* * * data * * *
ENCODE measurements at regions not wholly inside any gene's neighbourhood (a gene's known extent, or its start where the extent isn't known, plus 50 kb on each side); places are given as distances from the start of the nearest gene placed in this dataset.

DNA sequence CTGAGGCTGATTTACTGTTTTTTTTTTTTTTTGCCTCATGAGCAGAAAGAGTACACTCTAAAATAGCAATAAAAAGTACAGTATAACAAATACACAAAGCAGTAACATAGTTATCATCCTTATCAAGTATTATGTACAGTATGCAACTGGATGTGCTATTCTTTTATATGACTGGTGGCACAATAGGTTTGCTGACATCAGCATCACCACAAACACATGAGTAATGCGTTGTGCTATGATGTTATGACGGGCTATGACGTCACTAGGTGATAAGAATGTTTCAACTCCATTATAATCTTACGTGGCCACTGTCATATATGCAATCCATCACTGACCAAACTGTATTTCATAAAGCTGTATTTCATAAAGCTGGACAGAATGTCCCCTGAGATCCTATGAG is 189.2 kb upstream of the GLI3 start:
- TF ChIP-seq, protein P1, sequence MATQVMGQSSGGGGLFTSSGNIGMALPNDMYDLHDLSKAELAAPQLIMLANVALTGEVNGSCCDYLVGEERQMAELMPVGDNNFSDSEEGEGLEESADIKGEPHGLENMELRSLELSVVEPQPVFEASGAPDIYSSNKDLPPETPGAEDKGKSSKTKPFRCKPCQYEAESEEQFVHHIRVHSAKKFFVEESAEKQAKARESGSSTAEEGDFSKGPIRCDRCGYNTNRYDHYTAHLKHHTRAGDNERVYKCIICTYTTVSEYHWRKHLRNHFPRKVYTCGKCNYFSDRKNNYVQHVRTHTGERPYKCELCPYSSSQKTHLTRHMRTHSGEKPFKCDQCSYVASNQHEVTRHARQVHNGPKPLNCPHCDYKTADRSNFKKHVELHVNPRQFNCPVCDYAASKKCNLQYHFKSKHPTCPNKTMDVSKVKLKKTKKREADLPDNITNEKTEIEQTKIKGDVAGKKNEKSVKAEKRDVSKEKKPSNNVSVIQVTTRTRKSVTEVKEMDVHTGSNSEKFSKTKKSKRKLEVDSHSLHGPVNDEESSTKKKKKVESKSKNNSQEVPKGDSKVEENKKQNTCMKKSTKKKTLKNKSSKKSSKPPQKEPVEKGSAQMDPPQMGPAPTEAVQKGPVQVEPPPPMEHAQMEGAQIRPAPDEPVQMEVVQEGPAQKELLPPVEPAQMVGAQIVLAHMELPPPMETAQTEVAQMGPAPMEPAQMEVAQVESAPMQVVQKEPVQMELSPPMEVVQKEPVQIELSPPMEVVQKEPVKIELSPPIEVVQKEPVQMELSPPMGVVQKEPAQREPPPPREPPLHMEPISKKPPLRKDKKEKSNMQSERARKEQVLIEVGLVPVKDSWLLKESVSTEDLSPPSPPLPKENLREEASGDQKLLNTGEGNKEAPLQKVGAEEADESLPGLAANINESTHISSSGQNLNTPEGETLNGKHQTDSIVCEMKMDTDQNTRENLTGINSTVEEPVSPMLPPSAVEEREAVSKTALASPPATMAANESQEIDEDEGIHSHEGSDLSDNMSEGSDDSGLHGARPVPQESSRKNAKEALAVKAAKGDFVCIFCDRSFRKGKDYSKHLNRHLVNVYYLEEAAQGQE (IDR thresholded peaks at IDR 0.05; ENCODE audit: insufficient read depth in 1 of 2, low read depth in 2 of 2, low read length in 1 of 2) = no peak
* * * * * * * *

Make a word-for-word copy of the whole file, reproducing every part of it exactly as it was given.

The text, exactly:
ENCODE measurements at regions not wholly inside any gene's neighbourhood (a gene's known extent, or its start where the extent isn't known, plus 50 kb on each side); places are given as distances from the start of the nearest gene placed in this dataset.

DNA sequence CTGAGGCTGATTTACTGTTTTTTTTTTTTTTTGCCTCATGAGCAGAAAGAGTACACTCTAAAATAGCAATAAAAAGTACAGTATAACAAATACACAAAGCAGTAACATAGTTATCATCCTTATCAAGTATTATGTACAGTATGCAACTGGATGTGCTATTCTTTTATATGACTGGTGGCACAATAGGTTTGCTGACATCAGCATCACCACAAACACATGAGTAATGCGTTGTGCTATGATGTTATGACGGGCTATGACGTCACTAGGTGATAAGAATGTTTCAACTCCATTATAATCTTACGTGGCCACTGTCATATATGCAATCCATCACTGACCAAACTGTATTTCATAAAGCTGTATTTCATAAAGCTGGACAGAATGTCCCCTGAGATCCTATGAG is 189.2 kb upstream of the GLI3 start:
- TF ChIP-seq, protein P1, sequence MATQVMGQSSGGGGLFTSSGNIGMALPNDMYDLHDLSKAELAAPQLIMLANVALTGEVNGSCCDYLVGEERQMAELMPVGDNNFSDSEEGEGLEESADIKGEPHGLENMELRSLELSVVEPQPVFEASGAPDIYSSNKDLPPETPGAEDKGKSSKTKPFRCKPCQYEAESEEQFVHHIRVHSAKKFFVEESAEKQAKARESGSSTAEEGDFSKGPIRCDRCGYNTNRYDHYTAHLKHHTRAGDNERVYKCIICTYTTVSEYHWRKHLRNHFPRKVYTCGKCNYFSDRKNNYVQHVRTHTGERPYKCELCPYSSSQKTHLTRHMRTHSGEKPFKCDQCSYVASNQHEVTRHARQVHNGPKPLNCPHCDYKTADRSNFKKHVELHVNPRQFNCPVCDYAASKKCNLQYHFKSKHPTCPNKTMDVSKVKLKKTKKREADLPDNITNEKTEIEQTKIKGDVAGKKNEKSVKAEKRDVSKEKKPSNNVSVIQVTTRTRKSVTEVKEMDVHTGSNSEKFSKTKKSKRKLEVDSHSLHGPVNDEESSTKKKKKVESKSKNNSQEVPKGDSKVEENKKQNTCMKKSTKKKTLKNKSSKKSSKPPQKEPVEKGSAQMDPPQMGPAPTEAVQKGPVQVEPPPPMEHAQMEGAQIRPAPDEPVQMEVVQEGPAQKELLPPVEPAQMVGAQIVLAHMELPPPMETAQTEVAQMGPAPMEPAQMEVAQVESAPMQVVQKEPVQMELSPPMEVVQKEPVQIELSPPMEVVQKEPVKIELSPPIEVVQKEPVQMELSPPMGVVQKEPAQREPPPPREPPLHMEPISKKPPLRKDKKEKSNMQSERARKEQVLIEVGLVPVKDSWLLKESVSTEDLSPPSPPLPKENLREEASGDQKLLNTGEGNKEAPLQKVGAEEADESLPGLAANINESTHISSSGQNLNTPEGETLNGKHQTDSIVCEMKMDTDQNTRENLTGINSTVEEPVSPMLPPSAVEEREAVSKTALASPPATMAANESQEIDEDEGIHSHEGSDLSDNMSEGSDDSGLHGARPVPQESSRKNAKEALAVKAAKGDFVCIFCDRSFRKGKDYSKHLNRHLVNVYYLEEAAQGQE (IDR thresholded peaks at IDR 0.05; ENCODE audit: insufficient read depth in 1 of 2, low read depth in 2 of 2, low read length in 1 of 2) = no peak